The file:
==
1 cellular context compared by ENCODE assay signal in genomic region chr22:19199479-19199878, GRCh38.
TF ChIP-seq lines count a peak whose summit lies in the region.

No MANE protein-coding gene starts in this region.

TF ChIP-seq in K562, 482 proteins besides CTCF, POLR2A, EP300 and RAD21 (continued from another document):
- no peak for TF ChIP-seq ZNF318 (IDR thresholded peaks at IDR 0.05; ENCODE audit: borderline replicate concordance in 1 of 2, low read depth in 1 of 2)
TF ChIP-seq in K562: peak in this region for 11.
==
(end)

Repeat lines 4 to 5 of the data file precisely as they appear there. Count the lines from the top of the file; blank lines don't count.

TF ChIP-seq in K562, 482 proteins besides CTCF, POLR2A, EP300 and RAD21 (continued from another document):
- no peak for TF ChIP-seq ZNF318 (IDR thresholded peaks at IDR 0.05; ENCODE audit: borderline replicate concordance in 1 of 2, low read depth in 1 of 2)